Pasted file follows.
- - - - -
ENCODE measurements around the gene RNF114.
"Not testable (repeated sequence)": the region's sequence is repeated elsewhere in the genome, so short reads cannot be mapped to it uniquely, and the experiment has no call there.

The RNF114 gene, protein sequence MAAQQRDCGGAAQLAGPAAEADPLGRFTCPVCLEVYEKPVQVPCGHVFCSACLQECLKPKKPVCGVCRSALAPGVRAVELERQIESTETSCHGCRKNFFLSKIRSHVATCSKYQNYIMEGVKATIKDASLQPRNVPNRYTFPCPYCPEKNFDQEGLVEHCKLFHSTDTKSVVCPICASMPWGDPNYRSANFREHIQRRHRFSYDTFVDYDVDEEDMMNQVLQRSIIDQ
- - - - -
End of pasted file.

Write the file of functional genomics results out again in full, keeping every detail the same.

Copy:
ENCODE measurements around the gene RNF114.
"Not testable (repeated sequence)": the region's sequence is repeated elsewhere in the genome, so short reads cannot be mapped to it uniquely, and the experiment has no call there.

The RNF114 gene, protein sequence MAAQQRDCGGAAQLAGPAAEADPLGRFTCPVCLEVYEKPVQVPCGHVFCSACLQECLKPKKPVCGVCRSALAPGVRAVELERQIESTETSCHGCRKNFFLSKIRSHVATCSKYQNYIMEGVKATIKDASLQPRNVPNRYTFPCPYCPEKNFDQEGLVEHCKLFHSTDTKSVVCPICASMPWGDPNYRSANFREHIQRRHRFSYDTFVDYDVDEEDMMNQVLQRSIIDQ